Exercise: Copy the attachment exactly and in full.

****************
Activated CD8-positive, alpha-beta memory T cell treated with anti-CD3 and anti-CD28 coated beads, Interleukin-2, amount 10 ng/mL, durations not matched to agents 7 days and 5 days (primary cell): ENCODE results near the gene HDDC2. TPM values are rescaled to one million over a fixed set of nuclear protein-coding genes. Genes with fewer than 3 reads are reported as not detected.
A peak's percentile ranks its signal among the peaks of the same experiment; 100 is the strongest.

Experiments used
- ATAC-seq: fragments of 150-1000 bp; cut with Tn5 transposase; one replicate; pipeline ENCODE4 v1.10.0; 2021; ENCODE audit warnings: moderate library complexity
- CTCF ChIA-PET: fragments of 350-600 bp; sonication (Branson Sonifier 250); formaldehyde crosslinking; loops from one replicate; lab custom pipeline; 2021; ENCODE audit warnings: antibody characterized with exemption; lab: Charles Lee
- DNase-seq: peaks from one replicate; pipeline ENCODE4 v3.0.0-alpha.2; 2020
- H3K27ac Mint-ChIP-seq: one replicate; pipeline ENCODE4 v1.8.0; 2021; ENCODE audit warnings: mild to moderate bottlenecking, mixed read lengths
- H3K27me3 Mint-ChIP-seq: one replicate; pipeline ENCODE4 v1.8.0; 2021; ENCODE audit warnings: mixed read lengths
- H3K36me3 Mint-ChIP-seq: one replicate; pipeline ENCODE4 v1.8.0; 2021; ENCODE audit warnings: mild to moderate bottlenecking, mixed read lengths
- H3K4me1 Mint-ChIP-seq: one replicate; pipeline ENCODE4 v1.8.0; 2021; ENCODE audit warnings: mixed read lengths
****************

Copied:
Activated CD8-positive, alpha-beta memory T cell treated with anti-CD3 and anti-CD28 coated beads, Interleukin-2, amount 10 ng/mL, durations not matched to agents 7 days and 5 days (primary cell): ENCODE results near the gene HDDC2. TPM values are rescaled to one million over a fixed set of nuclear protein-coding genes. Genes with fewer than 3 reads are reported as not detected.
A peak's percentile ranks its signal among the peaks of the same experiment; 100 is the strongest.

Experiments used
- ATAC-seq: fragments of 150-1000 bp; cut with Tn5 transposase; one replicate; pipeline ENCODE4 v1.10.0; 2021; ENCODE audit warnings: moderate library complexity
- CTCF ChIA-PET: fragments of 350-600 bp; sonication (Branson Sonifier 250); formaldehyde crosslinking; loops from one replicate; lab custom pipeline; 2021; ENCODE audit warnings: antibody characterized with exemption; lab: Charles Lee
- DNase-seq: peaks from one replicate; pipeline ENCODE4 v3.0.0-alpha.2; 2020
- H3K27ac Mint-ChIP-seq: one replicate; pipeline ENCODE4 v1.8.0; 2021; ENCODE audit warnings: mild to moderate bottlenecking, mixed read lengths
- H3K27me3 Mint-ChIP-seq: one replicate; pipeline ENCODE4 v1.8.0; 2021; ENCODE audit warnings: mixed read lengths
- H3K36me3 Mint-ChIP-seq: one replicate; pipeline ENCODE4 v1.8.0; 2021; ENCODE audit warnings: mild to moderate bottlenecking, mixed read lengths
- H3K4me1 Mint-ChIP-seq: one replicate; pipeline ENCODE4 v1.8.0; 2021; ENCODE audit warnings: mixed read lengths